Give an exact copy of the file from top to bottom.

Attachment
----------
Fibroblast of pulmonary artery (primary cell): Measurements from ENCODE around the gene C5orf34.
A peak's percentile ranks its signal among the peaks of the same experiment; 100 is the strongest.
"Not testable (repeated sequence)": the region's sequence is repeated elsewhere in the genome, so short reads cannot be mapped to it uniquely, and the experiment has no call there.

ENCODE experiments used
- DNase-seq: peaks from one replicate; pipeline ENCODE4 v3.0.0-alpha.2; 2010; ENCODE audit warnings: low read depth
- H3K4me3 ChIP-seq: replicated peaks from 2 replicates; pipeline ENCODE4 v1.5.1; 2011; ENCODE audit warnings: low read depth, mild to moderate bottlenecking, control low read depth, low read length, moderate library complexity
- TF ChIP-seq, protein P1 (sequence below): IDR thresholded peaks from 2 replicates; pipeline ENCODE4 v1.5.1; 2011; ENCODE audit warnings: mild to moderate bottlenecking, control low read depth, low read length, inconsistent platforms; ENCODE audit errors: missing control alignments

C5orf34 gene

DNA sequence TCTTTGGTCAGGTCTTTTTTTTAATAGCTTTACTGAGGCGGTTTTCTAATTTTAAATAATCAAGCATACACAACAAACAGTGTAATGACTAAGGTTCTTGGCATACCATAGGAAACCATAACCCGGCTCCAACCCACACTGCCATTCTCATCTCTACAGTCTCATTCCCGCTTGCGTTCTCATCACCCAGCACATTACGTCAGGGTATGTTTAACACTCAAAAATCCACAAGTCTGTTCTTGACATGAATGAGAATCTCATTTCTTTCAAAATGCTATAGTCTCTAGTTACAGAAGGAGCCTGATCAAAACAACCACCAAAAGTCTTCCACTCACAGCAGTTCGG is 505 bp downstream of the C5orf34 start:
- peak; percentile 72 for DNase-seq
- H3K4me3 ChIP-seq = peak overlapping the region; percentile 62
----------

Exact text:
Fibroblast of pulmonary artery (primary cell): Measurements from ENCODE around the gene C5orf34.
A peak's percentile ranks its signal among the peaks of the same experiment; 100 is the strongest.
"Not testable (repeated sequence)": the region's sequence is repeated elsewhere in the genome, so short reads cannot be mapped to it uniquely, and the experiment has no call there.

ENCODE experiments used
- DNase-seq: peaks from one replicate; pipeline ENCODE4 v3.0.0-alpha.2; 2010; ENCODE audit warnings: low read depth
- H3K4me3 ChIP-seq: replicated peaks from 2 replicates; pipeline ENCODE4 v1.5.1; 2011; ENCODE audit warnings: low read depth, mild to moderate bottlenecking, control low read depth, low read length, moderate library complexity
- TF ChIP-seq, protein P1 (sequence below): IDR thresholded peaks from 2 replicates; pipeline ENCODE4 v1.5.1; 2011; ENCODE audit warnings: mild to moderate bottlenecking, control low read depth, low read length, inconsistent platforms; ENCODE audit errors: missing control alignments

C5orf34 gene

DNA sequence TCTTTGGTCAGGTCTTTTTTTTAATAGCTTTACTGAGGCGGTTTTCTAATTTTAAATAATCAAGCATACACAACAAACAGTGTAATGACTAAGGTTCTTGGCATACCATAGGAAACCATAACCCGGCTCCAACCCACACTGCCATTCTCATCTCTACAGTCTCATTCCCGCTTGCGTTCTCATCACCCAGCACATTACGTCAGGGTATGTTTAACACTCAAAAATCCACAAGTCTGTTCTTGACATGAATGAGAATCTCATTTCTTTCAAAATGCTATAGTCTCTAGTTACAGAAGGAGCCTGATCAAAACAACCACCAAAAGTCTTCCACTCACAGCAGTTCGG is 505 bp downstream of the C5orf34 start:
- peak; percentile 72 for DNase-seq
- H3K4me3 ChIP-seq = peak overlapping the region; percentile 62